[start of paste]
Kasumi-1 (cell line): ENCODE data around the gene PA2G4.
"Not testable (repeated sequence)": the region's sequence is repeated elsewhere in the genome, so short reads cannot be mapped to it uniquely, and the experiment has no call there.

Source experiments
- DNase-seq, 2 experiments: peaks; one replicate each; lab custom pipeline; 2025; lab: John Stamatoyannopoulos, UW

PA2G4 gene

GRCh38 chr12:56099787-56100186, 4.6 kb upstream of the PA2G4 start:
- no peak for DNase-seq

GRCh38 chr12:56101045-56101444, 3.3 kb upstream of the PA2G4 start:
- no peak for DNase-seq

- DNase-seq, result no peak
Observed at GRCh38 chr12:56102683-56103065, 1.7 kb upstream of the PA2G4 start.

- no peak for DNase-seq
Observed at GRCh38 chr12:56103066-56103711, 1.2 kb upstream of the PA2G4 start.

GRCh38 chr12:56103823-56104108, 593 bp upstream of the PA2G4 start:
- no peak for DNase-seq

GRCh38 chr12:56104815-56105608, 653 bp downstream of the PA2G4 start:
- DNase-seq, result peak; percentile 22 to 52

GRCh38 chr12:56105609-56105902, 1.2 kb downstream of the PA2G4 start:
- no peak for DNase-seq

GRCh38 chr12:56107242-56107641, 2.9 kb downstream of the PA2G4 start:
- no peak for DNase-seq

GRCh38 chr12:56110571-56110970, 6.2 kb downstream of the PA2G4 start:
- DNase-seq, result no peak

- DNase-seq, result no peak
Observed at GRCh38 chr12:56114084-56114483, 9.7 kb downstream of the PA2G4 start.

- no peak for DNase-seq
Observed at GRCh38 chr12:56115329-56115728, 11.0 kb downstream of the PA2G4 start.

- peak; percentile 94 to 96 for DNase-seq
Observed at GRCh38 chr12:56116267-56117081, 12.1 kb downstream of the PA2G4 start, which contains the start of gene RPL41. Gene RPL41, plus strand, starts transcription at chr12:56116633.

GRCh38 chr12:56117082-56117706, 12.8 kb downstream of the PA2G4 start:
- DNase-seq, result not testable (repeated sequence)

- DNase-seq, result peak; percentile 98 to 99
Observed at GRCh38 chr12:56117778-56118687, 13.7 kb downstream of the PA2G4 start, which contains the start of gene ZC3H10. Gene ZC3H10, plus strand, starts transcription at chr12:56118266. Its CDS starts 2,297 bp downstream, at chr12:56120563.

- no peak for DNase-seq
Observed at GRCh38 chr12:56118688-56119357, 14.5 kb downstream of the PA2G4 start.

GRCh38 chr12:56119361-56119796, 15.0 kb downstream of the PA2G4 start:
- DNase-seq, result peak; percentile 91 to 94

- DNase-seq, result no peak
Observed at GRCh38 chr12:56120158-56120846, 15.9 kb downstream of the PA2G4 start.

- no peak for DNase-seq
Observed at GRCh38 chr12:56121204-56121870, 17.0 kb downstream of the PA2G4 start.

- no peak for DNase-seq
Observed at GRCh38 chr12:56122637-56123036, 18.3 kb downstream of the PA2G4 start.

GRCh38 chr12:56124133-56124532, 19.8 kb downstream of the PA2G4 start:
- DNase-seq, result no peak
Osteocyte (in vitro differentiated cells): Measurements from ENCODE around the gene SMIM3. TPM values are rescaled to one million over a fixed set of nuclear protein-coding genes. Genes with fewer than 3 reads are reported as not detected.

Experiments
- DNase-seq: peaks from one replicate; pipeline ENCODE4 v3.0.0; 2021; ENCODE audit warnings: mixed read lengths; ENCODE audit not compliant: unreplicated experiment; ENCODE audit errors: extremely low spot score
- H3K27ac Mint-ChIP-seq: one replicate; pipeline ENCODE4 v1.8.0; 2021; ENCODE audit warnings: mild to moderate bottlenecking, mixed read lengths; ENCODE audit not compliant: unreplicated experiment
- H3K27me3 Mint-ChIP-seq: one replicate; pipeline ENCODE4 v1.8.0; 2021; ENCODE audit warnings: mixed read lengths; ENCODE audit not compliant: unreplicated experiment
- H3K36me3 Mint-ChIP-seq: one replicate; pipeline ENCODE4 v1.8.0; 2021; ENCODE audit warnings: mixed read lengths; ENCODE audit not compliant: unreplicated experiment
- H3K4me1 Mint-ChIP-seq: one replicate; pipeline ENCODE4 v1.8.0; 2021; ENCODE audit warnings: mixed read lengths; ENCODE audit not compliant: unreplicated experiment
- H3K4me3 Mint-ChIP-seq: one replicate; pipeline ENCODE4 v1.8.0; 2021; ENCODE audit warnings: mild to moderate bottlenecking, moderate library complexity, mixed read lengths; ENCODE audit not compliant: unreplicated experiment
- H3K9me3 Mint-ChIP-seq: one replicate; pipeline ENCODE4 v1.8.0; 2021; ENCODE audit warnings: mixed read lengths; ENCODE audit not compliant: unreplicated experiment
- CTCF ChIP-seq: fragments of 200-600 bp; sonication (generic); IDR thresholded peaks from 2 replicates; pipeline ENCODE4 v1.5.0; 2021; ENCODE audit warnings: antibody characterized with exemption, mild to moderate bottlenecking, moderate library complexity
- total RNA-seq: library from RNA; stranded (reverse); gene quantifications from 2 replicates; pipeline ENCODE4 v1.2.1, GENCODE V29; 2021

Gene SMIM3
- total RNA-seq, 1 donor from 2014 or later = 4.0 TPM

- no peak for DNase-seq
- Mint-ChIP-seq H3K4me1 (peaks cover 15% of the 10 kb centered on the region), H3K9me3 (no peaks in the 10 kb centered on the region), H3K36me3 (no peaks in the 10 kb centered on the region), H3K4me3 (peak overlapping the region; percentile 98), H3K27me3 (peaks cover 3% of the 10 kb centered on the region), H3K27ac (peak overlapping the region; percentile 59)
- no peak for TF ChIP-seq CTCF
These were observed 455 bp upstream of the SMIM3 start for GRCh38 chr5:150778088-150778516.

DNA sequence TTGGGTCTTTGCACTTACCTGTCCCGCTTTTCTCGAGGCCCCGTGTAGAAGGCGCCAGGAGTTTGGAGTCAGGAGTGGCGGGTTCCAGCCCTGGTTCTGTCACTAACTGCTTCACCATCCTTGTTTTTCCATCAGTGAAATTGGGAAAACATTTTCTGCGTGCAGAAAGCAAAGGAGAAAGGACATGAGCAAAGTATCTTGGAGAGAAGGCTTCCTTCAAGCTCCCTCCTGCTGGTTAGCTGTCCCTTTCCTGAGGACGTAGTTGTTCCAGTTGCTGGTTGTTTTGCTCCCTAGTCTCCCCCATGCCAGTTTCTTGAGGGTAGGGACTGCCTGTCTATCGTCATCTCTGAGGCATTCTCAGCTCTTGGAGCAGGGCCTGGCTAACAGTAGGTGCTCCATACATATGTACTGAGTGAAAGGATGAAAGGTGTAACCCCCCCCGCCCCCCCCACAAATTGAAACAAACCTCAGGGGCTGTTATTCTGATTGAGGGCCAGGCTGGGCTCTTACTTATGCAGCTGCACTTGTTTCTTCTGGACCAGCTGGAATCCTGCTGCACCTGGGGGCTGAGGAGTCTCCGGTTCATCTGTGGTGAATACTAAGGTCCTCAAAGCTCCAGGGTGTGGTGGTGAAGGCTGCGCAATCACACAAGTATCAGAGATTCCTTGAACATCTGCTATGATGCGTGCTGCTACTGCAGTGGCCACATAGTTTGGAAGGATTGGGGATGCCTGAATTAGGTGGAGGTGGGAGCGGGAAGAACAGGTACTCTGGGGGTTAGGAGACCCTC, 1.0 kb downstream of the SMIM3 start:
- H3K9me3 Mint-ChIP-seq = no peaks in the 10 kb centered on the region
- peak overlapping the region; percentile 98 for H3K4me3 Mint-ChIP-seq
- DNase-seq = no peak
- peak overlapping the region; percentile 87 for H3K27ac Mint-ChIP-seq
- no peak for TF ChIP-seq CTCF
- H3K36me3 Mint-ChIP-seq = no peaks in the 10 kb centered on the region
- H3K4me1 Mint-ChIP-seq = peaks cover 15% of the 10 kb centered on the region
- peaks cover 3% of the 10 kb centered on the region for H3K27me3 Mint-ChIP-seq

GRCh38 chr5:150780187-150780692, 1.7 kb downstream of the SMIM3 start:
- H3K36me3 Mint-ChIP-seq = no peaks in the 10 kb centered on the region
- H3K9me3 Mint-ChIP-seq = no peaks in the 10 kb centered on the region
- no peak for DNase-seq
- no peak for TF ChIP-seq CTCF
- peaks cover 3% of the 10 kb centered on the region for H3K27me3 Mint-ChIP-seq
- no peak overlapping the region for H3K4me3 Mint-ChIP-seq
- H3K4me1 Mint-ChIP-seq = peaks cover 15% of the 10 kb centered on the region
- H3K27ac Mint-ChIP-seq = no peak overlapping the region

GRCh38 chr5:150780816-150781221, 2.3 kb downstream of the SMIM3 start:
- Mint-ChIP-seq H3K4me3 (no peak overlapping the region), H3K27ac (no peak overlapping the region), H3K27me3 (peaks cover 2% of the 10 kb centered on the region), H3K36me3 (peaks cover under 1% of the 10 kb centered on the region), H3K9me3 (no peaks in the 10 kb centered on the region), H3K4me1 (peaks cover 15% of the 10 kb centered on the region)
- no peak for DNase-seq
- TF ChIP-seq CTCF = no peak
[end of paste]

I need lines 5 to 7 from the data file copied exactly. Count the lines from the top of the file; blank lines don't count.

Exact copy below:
PA2G4 gene

GRCh38 chr12:56099787-56100186, 4.6 kb upstream of the PA2G4 start:
- no peak for DNase-seq